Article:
This club usually has 12-18 kids that attend. The biggest number they have had is 36. They are always wanting more.

“Kids like the club. When they come the first time, they always come back a second time,” Graham said.

He also said, “It is about starting the most popular quiz/test day of the week off with a good meal,” Graham said. “While waiting for the meal you can get any last minute questions answered from anyone that attends.”

‘Star Wars’ Roleplaying Club encourages creativity

The Star War Roleplaying Club began when a few members of the board game club expressed interest in role playing by itself.

Thomas Hering became the adviser partially due to enjoying role play himself.

However, it was also to “honor” the fact that it can be played in “academic environment where one might expect others to look down on it, but generally… they’re more intrigued and excited, even if they’re not able to make that courageous jump [to play] themselves.”

“With a board game, you have very specific rules in that you roll a dice and then you move a certain amount of spaces; you don’t get a lot of creativity,” said Rebecca Kovatch, a member of the club. “But in this kind of game… [the narrator] gives you the basis of the story. He’ll [say], ‘you’re in this area of a town and your task is this.’ The rest of it is up to you as a team.”

This club can be for anyone that enjoys games, star wars, or creating stories. Kovatch describes it as “creative, strategic, and fun.

“Part of role playing is a way for us to find courage and humility and humanity that we don’t always possess in our real lives, but then we can carry that outside the game,” Hering said.

The Star Wars Role Play Club meets every other Tuesday in Hering’s room. Anyone that is interested is welcome to join.

Horseback riding makes strides forward: Riding horses helps kids in therapeutic need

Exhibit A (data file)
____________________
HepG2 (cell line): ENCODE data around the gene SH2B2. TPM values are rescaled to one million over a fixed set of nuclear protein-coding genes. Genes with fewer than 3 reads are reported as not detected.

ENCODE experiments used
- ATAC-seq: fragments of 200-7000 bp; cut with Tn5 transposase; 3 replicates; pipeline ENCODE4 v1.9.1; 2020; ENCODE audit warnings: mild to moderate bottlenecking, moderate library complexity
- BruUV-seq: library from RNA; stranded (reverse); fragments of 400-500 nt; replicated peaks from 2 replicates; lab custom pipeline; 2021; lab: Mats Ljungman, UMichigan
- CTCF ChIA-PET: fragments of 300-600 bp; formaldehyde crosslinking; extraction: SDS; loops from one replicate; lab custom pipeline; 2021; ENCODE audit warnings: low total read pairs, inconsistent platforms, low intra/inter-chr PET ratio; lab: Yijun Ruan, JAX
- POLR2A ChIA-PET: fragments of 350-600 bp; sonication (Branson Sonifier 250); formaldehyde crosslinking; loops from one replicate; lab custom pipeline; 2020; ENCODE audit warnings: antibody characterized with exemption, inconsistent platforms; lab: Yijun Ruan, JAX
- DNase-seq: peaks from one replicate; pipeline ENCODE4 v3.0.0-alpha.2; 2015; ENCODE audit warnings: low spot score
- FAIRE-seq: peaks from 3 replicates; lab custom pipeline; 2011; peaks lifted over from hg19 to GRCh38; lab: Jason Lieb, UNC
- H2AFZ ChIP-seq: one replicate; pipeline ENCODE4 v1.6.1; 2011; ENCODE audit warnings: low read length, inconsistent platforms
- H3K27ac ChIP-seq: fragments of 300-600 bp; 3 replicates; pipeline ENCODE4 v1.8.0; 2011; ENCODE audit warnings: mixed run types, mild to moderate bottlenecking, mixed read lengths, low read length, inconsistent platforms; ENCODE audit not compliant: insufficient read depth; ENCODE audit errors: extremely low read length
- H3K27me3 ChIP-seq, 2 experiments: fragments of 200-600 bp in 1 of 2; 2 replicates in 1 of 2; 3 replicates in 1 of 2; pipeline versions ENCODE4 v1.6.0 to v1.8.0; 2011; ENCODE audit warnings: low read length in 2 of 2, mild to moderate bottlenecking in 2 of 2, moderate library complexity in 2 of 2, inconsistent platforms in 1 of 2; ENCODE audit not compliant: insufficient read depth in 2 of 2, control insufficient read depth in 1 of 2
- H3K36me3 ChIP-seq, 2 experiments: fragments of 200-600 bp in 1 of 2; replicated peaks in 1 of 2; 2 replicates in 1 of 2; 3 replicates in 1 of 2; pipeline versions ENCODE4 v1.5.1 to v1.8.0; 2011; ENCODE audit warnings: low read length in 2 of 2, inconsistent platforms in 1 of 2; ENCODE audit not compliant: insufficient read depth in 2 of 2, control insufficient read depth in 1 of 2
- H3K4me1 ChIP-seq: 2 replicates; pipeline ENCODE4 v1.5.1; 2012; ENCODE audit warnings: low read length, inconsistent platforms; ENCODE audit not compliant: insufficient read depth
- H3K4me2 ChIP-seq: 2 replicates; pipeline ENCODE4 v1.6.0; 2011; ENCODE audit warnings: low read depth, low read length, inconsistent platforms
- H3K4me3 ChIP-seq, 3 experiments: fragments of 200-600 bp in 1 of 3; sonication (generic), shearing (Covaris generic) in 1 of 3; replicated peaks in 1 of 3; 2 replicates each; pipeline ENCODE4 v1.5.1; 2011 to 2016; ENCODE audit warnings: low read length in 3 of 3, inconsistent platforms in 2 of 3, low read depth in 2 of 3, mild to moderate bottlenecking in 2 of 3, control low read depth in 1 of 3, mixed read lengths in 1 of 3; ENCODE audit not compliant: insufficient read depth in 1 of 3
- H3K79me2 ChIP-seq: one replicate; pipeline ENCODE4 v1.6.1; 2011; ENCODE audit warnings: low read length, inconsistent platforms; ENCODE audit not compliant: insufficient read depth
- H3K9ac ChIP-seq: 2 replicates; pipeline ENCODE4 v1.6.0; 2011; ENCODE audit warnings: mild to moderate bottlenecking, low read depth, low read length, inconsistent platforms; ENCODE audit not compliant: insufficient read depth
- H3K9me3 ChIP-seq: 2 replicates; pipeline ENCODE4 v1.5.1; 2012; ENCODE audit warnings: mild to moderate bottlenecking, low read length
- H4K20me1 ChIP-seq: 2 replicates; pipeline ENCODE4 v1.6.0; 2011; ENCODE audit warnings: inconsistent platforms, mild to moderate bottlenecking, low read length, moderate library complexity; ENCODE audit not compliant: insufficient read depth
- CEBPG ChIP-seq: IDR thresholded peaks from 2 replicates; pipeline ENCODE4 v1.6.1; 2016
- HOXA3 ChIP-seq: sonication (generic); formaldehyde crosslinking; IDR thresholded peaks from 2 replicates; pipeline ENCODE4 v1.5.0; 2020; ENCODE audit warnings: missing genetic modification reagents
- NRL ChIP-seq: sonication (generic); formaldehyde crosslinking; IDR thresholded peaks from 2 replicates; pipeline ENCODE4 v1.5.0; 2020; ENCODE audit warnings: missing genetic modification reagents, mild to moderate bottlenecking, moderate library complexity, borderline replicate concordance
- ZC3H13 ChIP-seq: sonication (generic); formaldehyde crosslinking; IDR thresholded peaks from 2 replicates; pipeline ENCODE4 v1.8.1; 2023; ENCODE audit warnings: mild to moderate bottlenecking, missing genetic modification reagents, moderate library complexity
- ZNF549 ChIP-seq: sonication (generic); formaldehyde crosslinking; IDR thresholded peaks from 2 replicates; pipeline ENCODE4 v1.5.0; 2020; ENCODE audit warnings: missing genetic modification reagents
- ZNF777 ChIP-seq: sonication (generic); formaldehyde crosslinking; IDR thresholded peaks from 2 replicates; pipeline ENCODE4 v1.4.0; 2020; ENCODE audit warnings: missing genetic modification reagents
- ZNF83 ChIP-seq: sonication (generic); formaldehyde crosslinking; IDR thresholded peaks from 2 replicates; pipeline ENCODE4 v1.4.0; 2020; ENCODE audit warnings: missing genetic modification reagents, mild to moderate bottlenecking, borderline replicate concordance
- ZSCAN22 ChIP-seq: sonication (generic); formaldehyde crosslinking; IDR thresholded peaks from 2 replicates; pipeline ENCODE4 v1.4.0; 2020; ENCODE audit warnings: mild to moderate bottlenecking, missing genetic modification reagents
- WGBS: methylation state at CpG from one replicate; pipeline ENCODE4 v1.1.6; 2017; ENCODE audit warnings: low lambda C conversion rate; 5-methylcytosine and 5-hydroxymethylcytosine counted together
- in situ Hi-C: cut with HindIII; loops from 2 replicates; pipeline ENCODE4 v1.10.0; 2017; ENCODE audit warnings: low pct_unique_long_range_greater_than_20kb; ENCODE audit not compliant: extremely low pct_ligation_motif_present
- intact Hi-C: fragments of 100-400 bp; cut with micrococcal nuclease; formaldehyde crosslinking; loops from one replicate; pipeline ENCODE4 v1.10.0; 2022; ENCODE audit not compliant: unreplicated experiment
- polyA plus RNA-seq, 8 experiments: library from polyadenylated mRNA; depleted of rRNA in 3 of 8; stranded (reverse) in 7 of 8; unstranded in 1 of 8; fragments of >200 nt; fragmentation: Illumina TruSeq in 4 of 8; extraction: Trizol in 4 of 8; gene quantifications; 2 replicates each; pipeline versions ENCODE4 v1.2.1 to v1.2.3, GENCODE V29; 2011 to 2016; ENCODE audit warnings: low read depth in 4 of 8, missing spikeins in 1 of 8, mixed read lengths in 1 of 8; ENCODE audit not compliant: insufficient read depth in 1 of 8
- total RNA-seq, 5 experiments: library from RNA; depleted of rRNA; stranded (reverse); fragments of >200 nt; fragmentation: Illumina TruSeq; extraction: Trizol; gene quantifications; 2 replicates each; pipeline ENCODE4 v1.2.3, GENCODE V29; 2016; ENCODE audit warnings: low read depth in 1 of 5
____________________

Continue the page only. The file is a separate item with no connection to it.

Horses have helped humans conquer vast lands, travel millions of miles, make a living and now to heal. Their strength and loyalty have been noted for hundreds of years, and now it’s being used for those in need.

Recently, a new therapeutic horseback riding barn opened in Delaware. Stockhands Horses for Healing is a non-profit organiza- tion founded by Tim Funk and Lisa Benton to provide horse-facilitated therapeutic help.

Horses for Healing offers help to children and adults and veterans with various disabilities through their therapy horses. The barn also provides boarding and horseback riding lessons to the public.

“We have a pretty wide range that we are looking to reach to,” said Cathy Smedley, Program Direc- tor of Horses for Healing. “We’re not only looking for [disabled] kids, but we’re also looking to try and reach out to the veterans and their families to get them involved with horses as well.”

This developed area of therapy gives riders a discovered sense of self-esteem, control and calmness around the animal. Riding a horse gives an individual a feeling of pride and understanding, placing their developmental or mental disability in the back of their mind.

“I have seen students go from being completely terrified when they are on top of the horse to being super confident,” Smedley said. “It translates to them being confident at home and in school.”

Therapeutic riding not only of- fers students a chance to improve their riding skills, but also a bond with the horse. Horses are noted for their loyalty and lack of judgement, giving riders a sense of purpose and fulfillment.

“All week long, he wants to ride Lacey!” said Erin Maggard, mother of a Horses for Healing student. “It’s good, I don’t want him to see this as ‘Oh no, on Sunday I have to go to therapy’. He thinks it’s fun; it’s rewarding for him.”

The idea that one individual could control such a giant creature gives students a sense of companionship and teamwork necessary for the rest of their lives.

“I think seeing the kids’ reac- tions with their horse and how it changes is probably one of the best parts of the job,” Smedley said. “I’ve seen kids that don’t really connect well with people and they connect so much with the horse.

“Therapeutic programs are opening nationwide and adopting this area of service. The unique rhythm of a moving horse has proven to resemble the human movement of walking, providing riders a sharpened sense of coordi- nation, balance and core strength, powerful skills for students.